Not really. It is harder to wear tattered shoes than torn jeans
The tattered version of the Converse Chuck 70
By Ray Zhang
I own only a pair of carefully tattered—but not knee-baring or buttocks-exposing—jeans, and I think I have only worn it once. It’s now somewhere inside a box of unworn clothes asking to be in favour again, but they are more forgotten than loved. I have never taken a shine to anything torn except, maybe, frayed hems. So it amuses me to no end when social media went mad with the news that Balenciaga released a pair of practically damaged shoes. I only saw the photographs, but they look ridiculous to me. The kicks in that condition are saleable? No retailer would accept returns of shoes in that state, but Balenciaga would sell them like that? I remember when Maison Margiela made available in 2017 a pair of battered sneakers for US$1,425, I told myself that the world has gone quite berserk. But at least those shoes—broken-down version of the brand’s ‘Future’ high-tops—were not dirty. Soiled shoes, I learned on SOTD, are trending—that also escapes me.
The “destroyed” Balenciaga shoes look to me like Converse kicks worn at a construction site on a rainy day. And I have really seen them in that condition, unaided by Balenciaga’s very capable China factory, but I have never been seduced by them. I own only one pair of Converse in my entire life. It was the Chuck Taylor conceived in collaboration with Junya Watanabe that came in Madras check of rather bright yellow (unfortunately the soles crumbled and I couldn’t wear them anymore). Pristine, uncoloured Converse canvas shoes do not appeal to me. People have frequently said to me that Converse shoes look better when worn out and soiled. I don’t know about soiled, but I am willing to try a little worn out. I have tried ugly, how bad can mildly ragged be? When, at The Foot Locker, recently I spotted a pair of Converse Chuck 70 High that was quite torn on the heel and collar (and on sale!), I was oddly drawn to it. I tried them on, and my friends who were with me said: “They really look good on you.” Really? I bought them despite the very certain fear that with them on my feet, I might look like I do not have money to buy proper shoes that are in tact, even if that could be true.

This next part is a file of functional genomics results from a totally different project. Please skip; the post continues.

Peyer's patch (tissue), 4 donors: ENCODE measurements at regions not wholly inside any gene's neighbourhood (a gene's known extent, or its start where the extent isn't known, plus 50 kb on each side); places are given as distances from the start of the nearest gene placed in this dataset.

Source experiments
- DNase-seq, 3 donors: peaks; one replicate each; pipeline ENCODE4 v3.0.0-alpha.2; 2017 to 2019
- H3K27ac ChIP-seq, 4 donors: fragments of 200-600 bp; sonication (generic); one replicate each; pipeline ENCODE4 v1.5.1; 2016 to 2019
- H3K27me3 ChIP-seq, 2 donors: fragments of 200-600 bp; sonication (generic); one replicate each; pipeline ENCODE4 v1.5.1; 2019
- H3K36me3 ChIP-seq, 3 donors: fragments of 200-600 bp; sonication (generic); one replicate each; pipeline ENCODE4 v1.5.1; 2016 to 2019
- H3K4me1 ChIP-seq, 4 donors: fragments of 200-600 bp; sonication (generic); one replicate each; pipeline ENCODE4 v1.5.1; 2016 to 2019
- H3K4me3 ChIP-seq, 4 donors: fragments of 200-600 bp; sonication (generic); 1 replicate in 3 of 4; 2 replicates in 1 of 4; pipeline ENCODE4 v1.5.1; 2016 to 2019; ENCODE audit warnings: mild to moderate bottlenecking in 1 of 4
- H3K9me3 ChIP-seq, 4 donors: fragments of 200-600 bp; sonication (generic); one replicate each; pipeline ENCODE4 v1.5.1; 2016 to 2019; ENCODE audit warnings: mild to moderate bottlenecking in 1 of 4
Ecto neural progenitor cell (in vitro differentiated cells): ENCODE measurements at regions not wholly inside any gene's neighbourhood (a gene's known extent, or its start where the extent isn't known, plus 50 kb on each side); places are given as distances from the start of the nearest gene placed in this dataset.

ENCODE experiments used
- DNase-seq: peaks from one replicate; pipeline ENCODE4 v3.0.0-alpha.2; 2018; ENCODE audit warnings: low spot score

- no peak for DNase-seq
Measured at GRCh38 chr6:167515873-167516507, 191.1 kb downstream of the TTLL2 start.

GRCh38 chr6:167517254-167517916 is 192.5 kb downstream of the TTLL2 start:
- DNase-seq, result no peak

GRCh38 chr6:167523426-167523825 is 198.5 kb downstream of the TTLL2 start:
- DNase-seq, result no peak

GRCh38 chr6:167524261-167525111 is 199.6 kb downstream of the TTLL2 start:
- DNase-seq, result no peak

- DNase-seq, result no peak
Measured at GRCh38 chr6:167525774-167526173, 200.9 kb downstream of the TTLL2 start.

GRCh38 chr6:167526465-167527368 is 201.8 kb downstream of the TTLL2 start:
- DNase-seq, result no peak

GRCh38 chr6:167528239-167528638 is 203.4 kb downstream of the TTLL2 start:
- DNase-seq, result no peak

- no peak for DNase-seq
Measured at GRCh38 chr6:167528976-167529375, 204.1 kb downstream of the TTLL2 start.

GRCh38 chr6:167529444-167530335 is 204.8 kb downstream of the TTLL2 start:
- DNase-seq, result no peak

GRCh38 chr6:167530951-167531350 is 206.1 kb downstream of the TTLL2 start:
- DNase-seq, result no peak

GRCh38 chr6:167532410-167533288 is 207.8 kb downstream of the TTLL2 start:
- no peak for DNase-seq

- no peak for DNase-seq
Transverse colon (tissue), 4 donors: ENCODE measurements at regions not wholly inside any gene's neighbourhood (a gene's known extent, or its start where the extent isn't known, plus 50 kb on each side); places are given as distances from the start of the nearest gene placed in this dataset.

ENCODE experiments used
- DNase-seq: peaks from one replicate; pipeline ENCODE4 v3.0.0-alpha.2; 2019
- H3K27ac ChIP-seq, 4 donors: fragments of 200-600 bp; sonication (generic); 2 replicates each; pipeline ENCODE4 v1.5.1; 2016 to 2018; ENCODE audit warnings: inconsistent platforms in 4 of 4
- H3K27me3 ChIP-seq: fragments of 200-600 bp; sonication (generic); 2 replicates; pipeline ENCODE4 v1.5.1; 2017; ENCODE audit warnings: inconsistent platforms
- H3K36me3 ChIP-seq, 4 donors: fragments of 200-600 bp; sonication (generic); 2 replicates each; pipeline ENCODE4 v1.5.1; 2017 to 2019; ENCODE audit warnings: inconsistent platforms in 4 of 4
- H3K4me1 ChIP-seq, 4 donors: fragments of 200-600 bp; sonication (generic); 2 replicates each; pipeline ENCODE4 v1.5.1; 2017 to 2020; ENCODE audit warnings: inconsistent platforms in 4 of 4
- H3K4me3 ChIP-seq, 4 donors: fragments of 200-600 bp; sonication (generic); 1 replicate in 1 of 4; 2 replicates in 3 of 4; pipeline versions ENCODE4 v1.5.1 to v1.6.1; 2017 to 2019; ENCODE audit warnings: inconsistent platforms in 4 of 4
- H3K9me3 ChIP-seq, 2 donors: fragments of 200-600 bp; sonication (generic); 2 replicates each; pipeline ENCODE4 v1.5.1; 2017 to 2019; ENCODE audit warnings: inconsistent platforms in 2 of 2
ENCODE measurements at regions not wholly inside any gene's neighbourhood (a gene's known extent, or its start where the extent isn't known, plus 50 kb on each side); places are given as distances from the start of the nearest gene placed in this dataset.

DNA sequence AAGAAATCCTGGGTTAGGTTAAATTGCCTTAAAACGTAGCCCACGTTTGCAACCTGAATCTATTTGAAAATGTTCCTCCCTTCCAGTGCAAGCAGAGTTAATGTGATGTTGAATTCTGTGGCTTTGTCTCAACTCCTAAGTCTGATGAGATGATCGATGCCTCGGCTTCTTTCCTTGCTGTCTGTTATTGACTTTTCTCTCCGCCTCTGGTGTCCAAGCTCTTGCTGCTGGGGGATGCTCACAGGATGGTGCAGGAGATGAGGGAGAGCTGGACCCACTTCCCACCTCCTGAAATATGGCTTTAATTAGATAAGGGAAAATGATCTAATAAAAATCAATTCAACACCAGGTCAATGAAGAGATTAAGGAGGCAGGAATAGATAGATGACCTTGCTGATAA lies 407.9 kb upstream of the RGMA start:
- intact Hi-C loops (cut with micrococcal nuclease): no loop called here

A fellow torn Converse wearer. Photo: Ray Zhang
While I refuse to buy into Balenciaga’s wrecked aesthetics because I am unable to entertain the brand laughing at all the idiots who could be so easily duped into this possible high-end scam, I thought I might give sneakers that are not violently ripped a try just to see how I’d feel in them. After I put on my new torn Converse, my mother caught sight of them. She said somewhat sternly, “if you have no money to buy shoes, let me know.” Why did she not say that earlier? Not long after I stepped out in my new torn kicks, I saw a buffed-up fellow in a scuffed-up pair of the same Converse I had on. Were there so many sold that I would meet someone identically togged on the very first that I put the sneakers through their paces? But, his looked worse than mine, and were as beaten-up as he was worse for wear. He did not appear to adopt the shoes to be on trend. With nondescript T-shirt and ‘berms’, he looked like your regular heartlander. I was suddenly relieved; I would not, I thought, look like an unfortunate victim.
In the MRT train, I noticed that many commuters wore white sneakers, but none of them were torn, not even a tiny nick could be seen on any. On my feet could be a fashion statement, but it did not make me feel particularly fashionable. As classic kicks go, few are as adored as the Converse, especially in school-shoe white. And perhaps therein lies the deep doubt for me. There is something not quite grown-up happening on my feet. Perhaps I need to wait till my Chuck 70s are really threadbare. I realised as I stared at them in the train car that there is, in fact, a hidden blue layer beneath. It is possible that when the upper is decorticated, what’s below will be revealed and it will be whole. Tatty, I reminded myself, is not better than tidy.
The Converse Chuck 70 High (torn), now SGD79, is available in stores. Photo (top) Jim Sim